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Source: New Zealand Parliament – Hansard

Question No. 2—Finance

2.BARBARA EDMONDS (Labour—Mana) to the Minister of Finance: What recent reports has he seen on the New Zealand economy?

Hon GRANT ROBERTSON (Minister of Finance): Statistics New Zealand reported last week that the Consumers Price Index for the June quarter was up 1.7 percent, taking the annual rate to 7.3 percent. This level of inflation is putting pressure on households in meeting their costs of living. The quarterly rate of 1.7 percent was lower than the March quarter and economists believe that June will represent the peak of the inflation cycle, albeit that inflation is expected to remain elevated above the levels we’ve seen in recent years, for some time. New Zealand is not the only country experiencing higher prices driven by global factors. Inflation is at 9.4 percent in the UK, 9.1 percent in the United States, 8.1 percent in Canada, and at an average of 9.6 percent across the OECD. We are well positioned to support New Zealanders dealing with the global cost of living pressures, thanks to our economic plan and responsible fiscal management that have delivered record low unemployment and debt levels that are among the lowest in the OECD.

Barbara Edmonds: What steps is the Government taking in response to the impact of global cost of living pressures on the economy?

Hon GRANT ROBERTSON: The Government is acutely aware that many New Zealanders are doing it tough, and we are taking action to support them. We’ve boosted the incomes of seniors, students in low-income families, while a million New Zealanders are receiving the winter energy payment. From next Monday, the targeted cost of living payment will deliver around $27 a week for low and middle income New Zealanders aged 18 years and over who don’t get the winter energy payment. In response to high fuel prices, which have been significantly driven by the war in the Ukraine, we have cut the fuel excise duty and road-user charges and halved public transport costs. Last week, we extended these reductions until the end of January next year to give people certainty over the coming months as prices continue to move around at the pump. As we’ve acknowledged many times in this House, 2022 is a tough year and it is a volatile and uncertain environment for Kiwis. However, we are in a strong position to deal with this and we are supporting those most in need.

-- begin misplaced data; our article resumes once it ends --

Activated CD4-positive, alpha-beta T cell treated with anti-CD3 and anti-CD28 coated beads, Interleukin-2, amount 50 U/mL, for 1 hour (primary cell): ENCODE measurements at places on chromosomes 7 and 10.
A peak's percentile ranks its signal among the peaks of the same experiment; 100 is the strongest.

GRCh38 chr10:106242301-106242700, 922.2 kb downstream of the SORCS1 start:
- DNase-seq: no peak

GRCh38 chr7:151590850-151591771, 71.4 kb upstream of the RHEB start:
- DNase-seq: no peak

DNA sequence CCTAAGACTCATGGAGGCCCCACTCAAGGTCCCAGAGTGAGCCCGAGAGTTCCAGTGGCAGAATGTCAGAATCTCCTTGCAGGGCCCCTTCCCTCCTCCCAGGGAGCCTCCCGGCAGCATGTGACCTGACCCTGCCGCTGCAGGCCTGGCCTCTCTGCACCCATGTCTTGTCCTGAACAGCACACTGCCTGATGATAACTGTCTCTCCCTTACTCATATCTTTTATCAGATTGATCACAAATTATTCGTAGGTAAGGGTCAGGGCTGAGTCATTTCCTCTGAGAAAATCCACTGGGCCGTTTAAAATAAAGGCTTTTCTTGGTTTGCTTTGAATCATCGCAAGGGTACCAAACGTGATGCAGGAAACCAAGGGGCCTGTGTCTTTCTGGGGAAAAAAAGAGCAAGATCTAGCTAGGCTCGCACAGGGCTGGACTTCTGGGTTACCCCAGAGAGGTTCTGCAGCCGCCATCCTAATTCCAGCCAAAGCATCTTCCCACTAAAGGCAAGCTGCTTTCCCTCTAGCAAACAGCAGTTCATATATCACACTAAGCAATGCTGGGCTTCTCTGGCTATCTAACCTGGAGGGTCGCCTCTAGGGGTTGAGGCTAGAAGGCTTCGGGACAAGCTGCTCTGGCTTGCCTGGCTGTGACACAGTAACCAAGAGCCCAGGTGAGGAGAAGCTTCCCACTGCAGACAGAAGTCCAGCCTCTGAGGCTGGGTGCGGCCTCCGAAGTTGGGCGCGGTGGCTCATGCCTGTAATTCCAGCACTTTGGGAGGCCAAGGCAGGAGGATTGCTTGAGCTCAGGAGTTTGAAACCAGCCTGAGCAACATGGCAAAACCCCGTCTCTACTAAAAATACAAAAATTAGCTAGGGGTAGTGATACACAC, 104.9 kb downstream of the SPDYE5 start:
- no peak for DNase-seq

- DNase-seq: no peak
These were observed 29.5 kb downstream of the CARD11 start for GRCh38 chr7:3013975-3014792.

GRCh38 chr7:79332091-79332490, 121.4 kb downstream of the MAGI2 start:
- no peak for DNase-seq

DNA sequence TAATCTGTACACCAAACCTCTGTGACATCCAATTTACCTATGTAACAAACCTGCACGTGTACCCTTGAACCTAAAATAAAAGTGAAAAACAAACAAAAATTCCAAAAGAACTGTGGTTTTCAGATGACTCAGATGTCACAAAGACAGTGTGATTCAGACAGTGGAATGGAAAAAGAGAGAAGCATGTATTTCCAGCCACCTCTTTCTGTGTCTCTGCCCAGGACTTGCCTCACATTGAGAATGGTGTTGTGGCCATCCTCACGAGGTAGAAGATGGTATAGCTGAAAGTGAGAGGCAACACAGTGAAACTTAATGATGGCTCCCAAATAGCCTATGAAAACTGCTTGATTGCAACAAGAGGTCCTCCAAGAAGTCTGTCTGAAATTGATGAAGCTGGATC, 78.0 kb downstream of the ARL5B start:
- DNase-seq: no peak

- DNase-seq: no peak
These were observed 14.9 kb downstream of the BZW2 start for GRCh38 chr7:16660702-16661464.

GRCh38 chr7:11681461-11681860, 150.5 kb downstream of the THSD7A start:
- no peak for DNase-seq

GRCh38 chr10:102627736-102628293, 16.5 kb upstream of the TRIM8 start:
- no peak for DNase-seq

Barbara Edmonds: What measures are being taken to address the underlying causes of high prices and its impact on the economy?

Hon GRANT ROBERTSON: We are doing what we can to ensure New Zealanders are paying a fair price. For example, we’re taking action in the supermarket sector to boost competition and get better outcomes at the checkout, we’re closely monitoring margins in the fuel market to make sure savings are being passed on at the pump, and we are looking to the longer term by reducing our dependence on volatile commodities like oil by decarbonising our transport fleet, including through initiatives like the clean car discount. We have also put in place our immigration reset to allow us to attract workers to get the skills we need. And we have restarted schemes such as the working holiday visas to help the recovery in tourism and hospitality. The Commerce Commission is carrying out a market study into building materials and this will confirm what many New Zealanders believe, I am sure—that we do pay too much for our building supplies—and we do need to take action in this space as well. There is no single or easy solution when it comes to cost of living pressures and the impact of the global inflation spike here in New Zealand, but we will continue to support New Zealanders to respond to these challenging times.